Blessing a new house in Thailand is an important ceremony for Thai people when they move home. The ceremony called, ขึ้นบ้านใหม่ in Thai, is a combination of a Buddhist beliefs and superstition. ขึ้นบ้านใหม่, literally translated means, "going up into a new house." This name probably came about because many traditional Thai houses are built on stilts and people need to go up some stairs to enter the dwelling.
The ceremony is usually in two parts which could be on the same day but are often not. The first part of the ceremony starts when a family occupies a new house, firstly they move in the heavy furniture, but do not actually live in the house. This only happens when they have chosen a lucky day to move in. According to Thai folklore Saturdays are considered unlucky but Fridays and Sundays are good. The lunar cycle is also important in the Buddhist calendar and the month should have an even number if possible.
Finally on the day chosen, the family will arrive at a particular hour (a lucky number) bringing with them their personal Buddha symbols, food and money. In the latter case the money is brought to ensure their future prosperity while living in the house. At this point the family may live in the home.
Monks Blessing a New House in Thailand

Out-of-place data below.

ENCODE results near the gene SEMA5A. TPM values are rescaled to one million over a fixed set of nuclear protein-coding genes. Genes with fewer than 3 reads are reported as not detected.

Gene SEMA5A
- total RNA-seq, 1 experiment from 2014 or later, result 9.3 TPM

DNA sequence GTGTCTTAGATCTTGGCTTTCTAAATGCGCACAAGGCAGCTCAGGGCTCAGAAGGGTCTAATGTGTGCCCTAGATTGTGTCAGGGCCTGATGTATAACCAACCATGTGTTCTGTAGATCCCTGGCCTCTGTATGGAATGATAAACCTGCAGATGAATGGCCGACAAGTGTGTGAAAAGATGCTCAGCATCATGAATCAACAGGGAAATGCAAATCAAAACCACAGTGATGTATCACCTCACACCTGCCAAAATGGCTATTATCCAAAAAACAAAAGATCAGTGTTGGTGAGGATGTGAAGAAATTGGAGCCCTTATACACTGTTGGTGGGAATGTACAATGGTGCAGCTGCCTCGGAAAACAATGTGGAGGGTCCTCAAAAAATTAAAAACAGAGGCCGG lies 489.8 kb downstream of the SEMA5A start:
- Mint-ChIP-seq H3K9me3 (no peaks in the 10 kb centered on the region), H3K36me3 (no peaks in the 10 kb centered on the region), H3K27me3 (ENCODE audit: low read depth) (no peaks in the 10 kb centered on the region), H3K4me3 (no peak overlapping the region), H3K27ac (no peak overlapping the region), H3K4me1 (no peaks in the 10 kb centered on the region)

The second part of the ขึ้นบ้านใหม่ ceremony, is a Buddhist ceremony involving monks visiting the new home and blessing it and its new occupants. Usually people will invite nine monks to conduct the ceremony if they can afford them, but an odd number should be chosen. Sometimes you will see three five or seven monks carrying out the blessing.
Before the monks arrive for the actual ceremony white thread, ด้ายสายสิญจน์, is draped around the house and garden to keep out spirits and signify the area to be consecrated in the blessing. ด้ายสายสิญจน์ literally means, holy thread, you will find that it makes appearances at other Buddhist ceremonies in Thailand such as funerals and marriages.
The monks, when they arrive, spend some time chanting and will also pass a white thread from one to another. At the end of the religious chants the householder offer the monks gifts and finally food to eat. After the monks have eaten and just before they leave the senior monk will mark each door to the home with white paste which seems to signify a final protection for the home against evil spirits.
Usually the occupants of the house that is blessed invite friends and neighbours to the ceremony providing shade, food and drink for their guests. The ceremony(minus the religious devotions) might well be likened to a house warming party in the West.
After a period of time most Thai householders add a spirit house in the garden of their home, this is so that any spirits displaced by the house blessing or builing of the home might have somewhere outside the home to live.